The Epistemology of Kausfiles

Mickey Kaus' long post here about John Edwards' alleged affair with Rielle Hunter is almost self-refuting. Basically, we have an anonymous source saying Hunter said she had an affair with Edwards, versus Hunter, on the record, saying that's not the case. Then there's Edwards, also saying it's not the case. But Kaus initially deems Edwards' denial too vague and non-specific. But then:

Update: The AP has Edwards adding "It's completely untrue, ridiculous" and saying the story was "made up." By the Enquirer? Or by one of the people the Enquirer cites? Either way, it's a direct attack on the integrity of someone (not necessarily a smart move for a politician in Edwards' position). ...

[Banging my head against the wall] Basically what we have here is that if we assume the anonymous hearsay is true and the on-the-record first-hand denial is false, then Edwards is either mishandling the story by denying it too vaguely ("the story is false") or else is mishandling it by denying it too directly ("made up") but what if the story's not true? No doubt by now we've had all the legitimate news organizations in the country looking into it and it seems that . . . nobody can come up with any evidence. As we saw with Scott Beauchamp, and the fake John Kerry intern affair story, if you just operate from within an assumption of guilt it's very hard for someone to prove his innocence but that's why we . . . don't operate with an assumption of guilt!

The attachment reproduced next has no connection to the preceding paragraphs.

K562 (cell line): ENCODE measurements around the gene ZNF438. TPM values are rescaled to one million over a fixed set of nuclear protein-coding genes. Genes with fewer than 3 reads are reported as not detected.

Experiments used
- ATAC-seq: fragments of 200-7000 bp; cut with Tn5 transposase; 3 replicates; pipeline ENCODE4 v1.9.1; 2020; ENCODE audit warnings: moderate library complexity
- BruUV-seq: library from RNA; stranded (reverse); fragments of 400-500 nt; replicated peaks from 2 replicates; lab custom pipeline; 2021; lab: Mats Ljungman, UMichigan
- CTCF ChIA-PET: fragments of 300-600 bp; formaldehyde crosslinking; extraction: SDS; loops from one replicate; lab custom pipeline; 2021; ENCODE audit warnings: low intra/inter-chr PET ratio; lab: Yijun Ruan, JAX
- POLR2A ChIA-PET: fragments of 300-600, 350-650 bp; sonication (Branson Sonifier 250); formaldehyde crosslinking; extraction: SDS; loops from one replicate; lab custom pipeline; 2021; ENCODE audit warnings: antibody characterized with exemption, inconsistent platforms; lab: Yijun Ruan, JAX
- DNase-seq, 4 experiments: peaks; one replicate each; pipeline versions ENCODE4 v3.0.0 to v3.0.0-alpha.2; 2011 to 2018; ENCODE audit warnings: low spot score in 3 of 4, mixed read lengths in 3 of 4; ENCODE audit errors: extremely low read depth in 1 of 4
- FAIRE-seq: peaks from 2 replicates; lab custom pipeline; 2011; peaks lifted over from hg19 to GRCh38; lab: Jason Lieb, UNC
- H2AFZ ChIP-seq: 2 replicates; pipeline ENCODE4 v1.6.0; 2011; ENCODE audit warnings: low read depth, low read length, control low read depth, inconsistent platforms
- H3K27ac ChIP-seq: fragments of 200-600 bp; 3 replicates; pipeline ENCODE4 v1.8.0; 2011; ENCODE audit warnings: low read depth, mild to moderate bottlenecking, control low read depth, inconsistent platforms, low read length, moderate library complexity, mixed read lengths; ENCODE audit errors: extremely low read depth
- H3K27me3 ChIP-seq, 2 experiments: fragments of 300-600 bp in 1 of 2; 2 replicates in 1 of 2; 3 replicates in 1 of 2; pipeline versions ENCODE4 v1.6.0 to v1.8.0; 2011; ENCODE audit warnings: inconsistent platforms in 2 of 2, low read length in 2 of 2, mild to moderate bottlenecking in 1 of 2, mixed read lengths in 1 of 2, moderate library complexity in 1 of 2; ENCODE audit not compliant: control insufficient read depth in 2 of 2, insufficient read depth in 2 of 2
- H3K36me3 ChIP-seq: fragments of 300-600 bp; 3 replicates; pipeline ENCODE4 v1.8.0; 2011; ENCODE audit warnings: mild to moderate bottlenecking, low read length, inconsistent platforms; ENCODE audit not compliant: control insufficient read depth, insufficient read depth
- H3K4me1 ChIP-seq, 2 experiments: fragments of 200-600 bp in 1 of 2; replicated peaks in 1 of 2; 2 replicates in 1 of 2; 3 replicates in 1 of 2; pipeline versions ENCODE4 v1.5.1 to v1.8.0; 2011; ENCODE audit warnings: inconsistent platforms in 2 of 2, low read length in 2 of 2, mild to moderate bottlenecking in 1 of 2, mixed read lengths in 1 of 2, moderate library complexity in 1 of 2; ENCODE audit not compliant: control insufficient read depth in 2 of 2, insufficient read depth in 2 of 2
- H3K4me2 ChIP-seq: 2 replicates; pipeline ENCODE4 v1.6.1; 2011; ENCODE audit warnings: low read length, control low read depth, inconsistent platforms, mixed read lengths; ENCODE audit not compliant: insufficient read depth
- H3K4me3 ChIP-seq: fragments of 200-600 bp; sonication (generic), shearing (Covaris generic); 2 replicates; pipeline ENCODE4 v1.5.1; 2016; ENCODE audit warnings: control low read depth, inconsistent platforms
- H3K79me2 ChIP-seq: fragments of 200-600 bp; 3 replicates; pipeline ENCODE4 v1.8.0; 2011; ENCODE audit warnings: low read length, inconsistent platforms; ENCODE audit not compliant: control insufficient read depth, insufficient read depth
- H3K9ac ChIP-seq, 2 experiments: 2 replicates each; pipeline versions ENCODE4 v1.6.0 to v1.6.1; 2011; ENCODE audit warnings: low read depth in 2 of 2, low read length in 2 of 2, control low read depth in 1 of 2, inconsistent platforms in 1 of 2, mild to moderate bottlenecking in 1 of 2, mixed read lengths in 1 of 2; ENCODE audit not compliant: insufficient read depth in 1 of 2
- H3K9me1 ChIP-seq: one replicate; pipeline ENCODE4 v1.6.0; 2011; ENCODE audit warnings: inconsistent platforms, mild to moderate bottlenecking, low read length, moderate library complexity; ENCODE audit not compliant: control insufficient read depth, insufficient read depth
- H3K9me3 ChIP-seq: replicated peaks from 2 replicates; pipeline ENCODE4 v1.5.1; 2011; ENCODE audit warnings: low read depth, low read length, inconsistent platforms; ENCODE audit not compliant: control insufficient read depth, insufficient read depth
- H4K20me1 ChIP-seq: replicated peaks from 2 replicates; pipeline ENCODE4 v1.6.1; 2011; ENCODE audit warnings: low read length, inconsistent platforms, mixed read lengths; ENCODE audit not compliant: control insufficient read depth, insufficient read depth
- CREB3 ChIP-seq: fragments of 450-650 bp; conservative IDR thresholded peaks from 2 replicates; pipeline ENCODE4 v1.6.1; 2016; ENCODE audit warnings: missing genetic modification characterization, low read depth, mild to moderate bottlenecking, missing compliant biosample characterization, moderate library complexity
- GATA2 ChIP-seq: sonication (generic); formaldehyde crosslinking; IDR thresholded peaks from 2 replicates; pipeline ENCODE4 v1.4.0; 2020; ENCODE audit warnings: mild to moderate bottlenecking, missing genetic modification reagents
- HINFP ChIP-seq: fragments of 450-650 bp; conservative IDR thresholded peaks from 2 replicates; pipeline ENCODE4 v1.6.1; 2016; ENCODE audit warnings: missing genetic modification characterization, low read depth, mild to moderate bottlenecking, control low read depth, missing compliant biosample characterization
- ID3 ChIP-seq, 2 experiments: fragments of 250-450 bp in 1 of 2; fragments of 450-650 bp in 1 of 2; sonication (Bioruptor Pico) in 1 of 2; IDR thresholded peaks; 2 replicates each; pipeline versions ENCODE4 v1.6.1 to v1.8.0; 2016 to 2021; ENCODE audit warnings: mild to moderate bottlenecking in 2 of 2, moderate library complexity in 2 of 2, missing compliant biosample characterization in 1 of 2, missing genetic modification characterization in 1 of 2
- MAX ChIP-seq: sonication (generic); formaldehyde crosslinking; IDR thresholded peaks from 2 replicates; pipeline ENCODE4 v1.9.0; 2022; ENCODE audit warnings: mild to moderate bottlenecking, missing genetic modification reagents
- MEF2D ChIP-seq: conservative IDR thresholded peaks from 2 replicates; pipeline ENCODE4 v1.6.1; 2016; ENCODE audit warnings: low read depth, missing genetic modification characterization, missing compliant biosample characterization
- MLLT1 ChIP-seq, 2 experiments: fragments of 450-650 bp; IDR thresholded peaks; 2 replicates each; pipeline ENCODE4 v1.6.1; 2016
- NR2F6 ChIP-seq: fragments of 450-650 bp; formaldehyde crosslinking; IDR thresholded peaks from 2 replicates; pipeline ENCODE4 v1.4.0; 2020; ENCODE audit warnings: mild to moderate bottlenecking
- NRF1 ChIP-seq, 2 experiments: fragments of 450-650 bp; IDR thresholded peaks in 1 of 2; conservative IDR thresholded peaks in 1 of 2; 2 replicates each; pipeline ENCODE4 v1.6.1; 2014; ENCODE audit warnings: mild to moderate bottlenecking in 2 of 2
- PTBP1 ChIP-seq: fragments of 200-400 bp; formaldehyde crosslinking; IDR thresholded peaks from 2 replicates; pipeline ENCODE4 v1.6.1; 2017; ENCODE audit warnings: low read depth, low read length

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Matthew Yglesias is a former writer and editor at The Atlantic.

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